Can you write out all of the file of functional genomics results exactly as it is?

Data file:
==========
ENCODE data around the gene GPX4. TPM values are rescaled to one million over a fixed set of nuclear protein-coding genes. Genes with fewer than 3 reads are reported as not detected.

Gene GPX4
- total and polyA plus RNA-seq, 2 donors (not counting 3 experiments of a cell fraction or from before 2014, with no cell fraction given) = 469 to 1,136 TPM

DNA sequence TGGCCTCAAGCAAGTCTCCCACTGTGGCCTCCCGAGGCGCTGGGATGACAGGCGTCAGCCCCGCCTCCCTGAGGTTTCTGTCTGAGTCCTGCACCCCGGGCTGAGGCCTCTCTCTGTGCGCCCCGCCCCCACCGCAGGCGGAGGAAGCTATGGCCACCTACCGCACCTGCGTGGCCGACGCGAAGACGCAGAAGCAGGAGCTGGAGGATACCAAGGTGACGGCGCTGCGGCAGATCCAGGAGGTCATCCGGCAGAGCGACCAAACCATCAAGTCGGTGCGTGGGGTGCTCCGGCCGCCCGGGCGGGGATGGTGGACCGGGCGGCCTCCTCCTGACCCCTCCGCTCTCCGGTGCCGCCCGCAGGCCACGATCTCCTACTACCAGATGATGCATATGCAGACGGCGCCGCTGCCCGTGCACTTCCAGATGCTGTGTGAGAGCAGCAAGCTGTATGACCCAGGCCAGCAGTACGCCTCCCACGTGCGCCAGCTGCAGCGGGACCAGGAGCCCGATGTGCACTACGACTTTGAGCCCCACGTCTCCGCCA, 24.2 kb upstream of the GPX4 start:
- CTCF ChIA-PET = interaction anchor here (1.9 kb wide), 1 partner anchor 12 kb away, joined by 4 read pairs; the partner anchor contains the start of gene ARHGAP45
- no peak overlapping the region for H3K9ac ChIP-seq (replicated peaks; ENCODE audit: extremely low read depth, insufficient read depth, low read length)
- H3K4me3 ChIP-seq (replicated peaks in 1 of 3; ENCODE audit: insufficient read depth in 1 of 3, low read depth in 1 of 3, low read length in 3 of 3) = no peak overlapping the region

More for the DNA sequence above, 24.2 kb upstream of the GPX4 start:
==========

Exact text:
ENCODE data around the gene GPX4. TPM values are rescaled to one million over a fixed set of nuclear protein-coding genes. Genes with fewer than 3 reads are reported as not detected.

Gene GPX4
- total and polyA plus RNA-seq, 2 donors (not counting 3 experiments of a cell fraction or from before 2014, with no cell fraction given) = 469 to 1,136 TPM

DNA sequence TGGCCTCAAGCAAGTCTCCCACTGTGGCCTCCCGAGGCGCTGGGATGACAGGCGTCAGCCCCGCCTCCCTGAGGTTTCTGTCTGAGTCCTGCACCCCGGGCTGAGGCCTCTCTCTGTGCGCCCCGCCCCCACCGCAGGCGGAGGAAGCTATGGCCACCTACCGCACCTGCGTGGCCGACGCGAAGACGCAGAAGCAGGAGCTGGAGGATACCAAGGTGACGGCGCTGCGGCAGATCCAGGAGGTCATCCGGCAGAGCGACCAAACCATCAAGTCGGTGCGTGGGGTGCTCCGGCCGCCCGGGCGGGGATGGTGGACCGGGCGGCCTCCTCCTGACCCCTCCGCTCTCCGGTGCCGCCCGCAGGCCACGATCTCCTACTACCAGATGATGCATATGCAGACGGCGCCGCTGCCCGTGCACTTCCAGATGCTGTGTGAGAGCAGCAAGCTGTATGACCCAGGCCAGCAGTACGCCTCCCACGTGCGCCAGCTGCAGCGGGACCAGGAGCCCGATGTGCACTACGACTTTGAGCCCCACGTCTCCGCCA, 24.2 kb upstream of the GPX4 start:
- CTCF ChIA-PET = interaction anchor here (1.9 kb wide), 1 partner anchor 12 kb away, joined by 4 read pairs; the partner anchor contains the start of gene ARHGAP45
- no peak overlapping the region for H3K9ac ChIP-seq (replicated peaks; ENCODE audit: extremely low read depth, insufficient read depth, low read length)
- H3K4me3 ChIP-seq (replicated peaks in 1 of 3; ENCODE audit: insufficient read depth in 1 of 3, low read depth in 1 of 3, low read length in 3 of 3) = no peak overlapping the region

More for the DNA sequence above, 24.2 kb upstream of the GPX4 start: